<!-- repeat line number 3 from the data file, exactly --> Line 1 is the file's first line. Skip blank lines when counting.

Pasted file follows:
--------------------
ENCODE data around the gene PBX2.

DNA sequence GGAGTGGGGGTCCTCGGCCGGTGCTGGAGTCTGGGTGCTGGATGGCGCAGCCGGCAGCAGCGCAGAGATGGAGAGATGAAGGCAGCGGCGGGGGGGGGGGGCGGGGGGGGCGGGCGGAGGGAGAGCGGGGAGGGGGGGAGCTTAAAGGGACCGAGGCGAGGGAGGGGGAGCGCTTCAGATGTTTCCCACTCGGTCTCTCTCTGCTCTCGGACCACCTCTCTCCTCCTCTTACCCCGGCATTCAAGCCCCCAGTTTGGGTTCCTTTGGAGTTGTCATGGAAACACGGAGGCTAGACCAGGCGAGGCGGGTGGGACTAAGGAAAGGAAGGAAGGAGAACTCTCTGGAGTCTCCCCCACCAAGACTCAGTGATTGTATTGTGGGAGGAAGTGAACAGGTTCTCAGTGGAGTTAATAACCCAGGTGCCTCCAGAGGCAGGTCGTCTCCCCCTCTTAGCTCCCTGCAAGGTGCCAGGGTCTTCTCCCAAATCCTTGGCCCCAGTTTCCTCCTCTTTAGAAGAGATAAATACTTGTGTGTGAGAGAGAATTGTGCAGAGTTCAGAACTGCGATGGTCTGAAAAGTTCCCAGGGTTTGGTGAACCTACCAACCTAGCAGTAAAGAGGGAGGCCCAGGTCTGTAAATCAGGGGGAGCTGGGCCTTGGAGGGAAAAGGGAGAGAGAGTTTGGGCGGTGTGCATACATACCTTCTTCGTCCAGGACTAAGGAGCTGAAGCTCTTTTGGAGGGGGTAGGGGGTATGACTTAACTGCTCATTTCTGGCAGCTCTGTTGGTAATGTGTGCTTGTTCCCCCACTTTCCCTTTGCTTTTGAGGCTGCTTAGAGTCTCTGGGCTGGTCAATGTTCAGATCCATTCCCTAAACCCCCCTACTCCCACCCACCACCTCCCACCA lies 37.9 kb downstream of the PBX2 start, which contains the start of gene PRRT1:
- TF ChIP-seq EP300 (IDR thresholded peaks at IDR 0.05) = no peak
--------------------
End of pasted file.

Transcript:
- TF ChIP-seq EP300 (IDR thresholded peaks at IDR 0.05) = no peak